(italicized section was removed by the 1988 legislation). KRS 304.39-320, as it was prior to 1988, afforded a mandatory setoff of a tortfeasor's liability limits against the insured's UIM limits. See LaFrange v. United Services Automobile Association, Ky., 700 S.W.2d 411, 413 (1985). This pre-1988 setoff provision had a twofold effect. First, it activated UIM coverage only when the tortfeasor's liability limits were less than the UIM policy limits. Second, it decreased the UIM benefits by the amount of the tortfeasor's liability coverage. See Id. at 413.
Our previous version of KRS 304.39-320 clearly was an example of the narrow view of UIM coverage. The 1988 revision of the statutory language, however, transformed the statute into a representation of the broad view. The effect of the 1988 revision was to make available the policy limit of UIM coverage to the insured. See Coots v. Allstate Insurance Co., Ky., 853 S.W.2d 895, 900 (1993) (stating that the "1988 change in statutory language eliminated the offset problem"). As the 1988 revision reflects a public policy of broad UIM coverage, the purpose of which is to provide full recovery for the insured, we now hold that an insurance carrier cannot set off workers' compensation benefits against the policy's face amount of UIM coverage. To do so would be to violate the public policy of this Commonwealth as clearly expressed by the legislative revision of KRS 304.39-320.
In its opinion, the Court of Appeals decided an issue which the parties here have *628 not presented. That issue was whether there should be a setoff of workers' compensation benefits against the total amount of damages incurred to determine the extent to which there remains uncompensated damages per KRS 304.39-320(2). The Court of Appeals held that there should be a setoff against the insured's total amount of damages, not a setoff against the face amount of UIM coverage. It reasoned that under this approach, double recovery of identical elements of loss would be denied and the insured would be permitted to recover both workers' compensation benefits and UIM benefits to the extent that the combined amount of such recovery did not exceed the total amount of damages.
As this issue was not presented for our review, we will not decide it. We observe, however, that on remand the parties will be bound by the Court of Appeals' view of this issue by virtue of the law of the case doctrine.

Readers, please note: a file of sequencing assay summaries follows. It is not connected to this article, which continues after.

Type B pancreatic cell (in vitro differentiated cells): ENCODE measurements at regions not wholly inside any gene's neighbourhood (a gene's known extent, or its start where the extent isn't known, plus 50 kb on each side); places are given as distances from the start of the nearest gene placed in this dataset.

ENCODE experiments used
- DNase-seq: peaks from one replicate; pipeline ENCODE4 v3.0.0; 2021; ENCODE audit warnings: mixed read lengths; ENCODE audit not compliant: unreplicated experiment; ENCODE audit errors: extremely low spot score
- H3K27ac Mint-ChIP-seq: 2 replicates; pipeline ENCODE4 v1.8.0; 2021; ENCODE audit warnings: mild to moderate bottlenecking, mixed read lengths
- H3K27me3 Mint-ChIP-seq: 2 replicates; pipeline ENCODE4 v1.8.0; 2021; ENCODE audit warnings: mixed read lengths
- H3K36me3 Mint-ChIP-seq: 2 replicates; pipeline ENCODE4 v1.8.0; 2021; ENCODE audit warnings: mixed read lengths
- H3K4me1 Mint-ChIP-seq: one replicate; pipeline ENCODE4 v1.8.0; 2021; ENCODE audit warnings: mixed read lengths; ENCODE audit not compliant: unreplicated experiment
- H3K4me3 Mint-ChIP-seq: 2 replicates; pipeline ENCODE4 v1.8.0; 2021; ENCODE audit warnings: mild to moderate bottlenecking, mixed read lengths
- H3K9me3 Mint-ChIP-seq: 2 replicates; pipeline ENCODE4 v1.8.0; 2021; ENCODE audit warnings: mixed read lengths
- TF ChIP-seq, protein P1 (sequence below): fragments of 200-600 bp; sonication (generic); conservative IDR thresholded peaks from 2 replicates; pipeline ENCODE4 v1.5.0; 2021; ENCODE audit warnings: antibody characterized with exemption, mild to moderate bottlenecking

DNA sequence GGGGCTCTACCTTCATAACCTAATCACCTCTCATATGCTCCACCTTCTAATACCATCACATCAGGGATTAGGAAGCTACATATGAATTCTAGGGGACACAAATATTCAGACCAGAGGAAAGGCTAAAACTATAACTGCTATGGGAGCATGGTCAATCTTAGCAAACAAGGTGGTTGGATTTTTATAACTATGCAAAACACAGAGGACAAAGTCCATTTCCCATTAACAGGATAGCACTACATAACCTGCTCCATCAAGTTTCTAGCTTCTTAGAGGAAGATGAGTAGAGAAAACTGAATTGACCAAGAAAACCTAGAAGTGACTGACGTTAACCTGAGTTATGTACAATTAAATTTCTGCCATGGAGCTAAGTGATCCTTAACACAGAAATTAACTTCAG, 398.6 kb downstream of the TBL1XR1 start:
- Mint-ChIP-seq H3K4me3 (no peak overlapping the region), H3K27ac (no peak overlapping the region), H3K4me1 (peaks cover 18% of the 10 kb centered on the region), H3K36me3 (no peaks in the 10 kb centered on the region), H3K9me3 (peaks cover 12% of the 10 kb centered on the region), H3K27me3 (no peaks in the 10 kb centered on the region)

For the foregoing reasons, we affirm the Court of Appeals.
GRAVES, STUMBO and WINTERSHEIMER, JJ., concur.
STEPHENS, J., dissents by separate opinion in which COOPER and JOHNSTONE, JJ., join.
STEPHENS, Justice, dissenting.
I agree with the majority that KRS 342.690 does not preclude recovery of UIM benefits in this case, but I do not believe that the limitations clause in the UIM endorsement is unenforceable and violative of public policy. While the former version of KRS 304.39-320 required the set off of a tortfeasor's liability limits against the insured's UIM limits, the new statute neither requires nor prohibits such set offs. The statute authorizes optional, not mandatory, supplemental UIM coverage, and I see nothing in it that prohibits the parties from agreeing to reduce that supplemental coverage by the amount of workers' compensation benefits. There is nothing inherently objectionable about offsets against the limits of an insurance policy. The language of the insurance contract between the parties was clear and unambiguous. Philadelphia Indemnity Insurance Company (Philadelphia) was entitled to a setoff against the workers' award for sums paid under the policy. Unfortunately, because the amount Morris sought from Philadelphia was exceeded by the workers' compensation benefits awarded to him, Morris would be unable to recover his noneconomic losses while Philadelphia would avoid all supplemental liability for his uncompensated damages. I believe, however, that the public policy concerns raised by this anomalous result are best addressed by the General Assembly, which alone has the power to proscribe such contractual set offs. Therefore, I would reverse the Court of Appeals.
COOPER and JOHNSTONE, JJ., join this dissenting opinion.